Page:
When congressional elections are still a year away, pollsters can't ask the public whether they intend to vote for one candidate vs another, since it's not yet clear which candidates will be running. As a result, pollsters use something called the "generic congressional ballot" to gauge voters' attitudes: respondents are asked whether they intend to support unnamed Democratic or Republican candidates.
It's not precise -- voters have to choose between real people, not generic partisans -- but this tends to be a reliable indicator of which way the political winds are blowing.
And as the New York Times explained yesterday, the prevailing winds are at Democrats' backs.
Democrats now lead by over 13 points, according to the FiveThirtyEight generic ballot tracker, after a CNN/SSRS poll on Wednesday gave Democrats a staggering 18-point edge, 56 percent to 38 percent.A 13-point edge would be similar to or larger than their advantage in 2006, when Democrats won control of both the House and the Senate.
CNN's report on its latest poll said the Democrats' current lead is "the largest at this point in midterm election cycles dating back two decades."
What's more, this isn't the only evidence. Several major pollsters -- NBC News/Wall Street Journal, Marist, Quinnipiac, Monmouth, and others -- have all shown Democrats with a double-digit advantage. One survey can be dismissed as a possible outlier, but when every survey points in similar directions, it's compelling evidence.
What's more, while Dems have fared well in generic-ballot polling all year, the party's advantage has recently gotten bigger, not smaller.
And this is the point in the conversation in which Republicans and their allies remind everyone that it's December 2017, not November 2018. Democrats may be in good shape now, the argument goes, but a lot can and will happen between now the midterm elections.
It's a fair point, to be sure. In a volatile political environment, it's probably best not to make sweeping assumptions this far out from Election Day.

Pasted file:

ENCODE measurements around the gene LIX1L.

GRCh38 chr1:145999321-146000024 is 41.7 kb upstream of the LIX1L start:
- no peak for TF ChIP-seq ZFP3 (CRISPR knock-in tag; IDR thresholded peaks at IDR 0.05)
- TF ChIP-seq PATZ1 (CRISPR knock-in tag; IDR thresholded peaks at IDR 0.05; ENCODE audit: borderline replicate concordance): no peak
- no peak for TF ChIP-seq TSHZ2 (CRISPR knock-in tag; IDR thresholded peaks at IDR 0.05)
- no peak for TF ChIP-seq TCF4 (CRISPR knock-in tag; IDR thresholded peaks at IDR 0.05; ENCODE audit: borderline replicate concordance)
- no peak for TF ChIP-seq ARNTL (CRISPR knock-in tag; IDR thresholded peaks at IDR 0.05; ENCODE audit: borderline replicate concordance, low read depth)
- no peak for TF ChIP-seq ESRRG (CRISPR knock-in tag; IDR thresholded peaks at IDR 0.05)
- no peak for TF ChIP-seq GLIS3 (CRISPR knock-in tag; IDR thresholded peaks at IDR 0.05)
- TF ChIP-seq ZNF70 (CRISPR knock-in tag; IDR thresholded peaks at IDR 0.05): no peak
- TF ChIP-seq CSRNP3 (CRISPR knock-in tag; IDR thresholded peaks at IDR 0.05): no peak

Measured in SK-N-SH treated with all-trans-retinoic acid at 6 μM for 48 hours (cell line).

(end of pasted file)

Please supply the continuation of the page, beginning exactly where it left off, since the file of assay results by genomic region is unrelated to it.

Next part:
That said, for the right to dismiss the generic-ballot data is a mistake borne of wishful thinking. The New York Times' report added that "among the various measures of American public opinion, the generic ballot is about as stable as it gets."
As FiveThirtyEight's Harry Enten wrote months ago, even the very earliest generic ballot polls tend to correlate with the final generic ballot polls. There's a tendency for the polls to drift toward the party out of power -- and that's exactly what has happened over the last few months.At this later stage, the generic ballot is even more stable than it was when he wrote about it in April. Since 1970, there has been surprisingly little movement between generic ballot polls taken between 221 and 421 days ahead of the midterms -- we're at 321 today -- and those taken over the final 30 days. The average shift is just 2.4 points.
Enten added on Twitter yesterday that he's "studied the generic ballot more than perhaps any other ballot measure," and the latest data is "very, very, very bad news" for the Republican Party. (Enten also noted last night that he said the same thing eight years ago ahead of the 2010 wave that benefited the GOP.)
In practical terms, what happens if the generic ballot is correct? Can gerrymandering protect Republicans from voters? Almost certainly not. Polling experts have offered competing assessments, but the general consensus seems to be that Democrats will take back the U.S. House, at a minimum, with an advantage of +9 or greater.
And right now, the average is +13.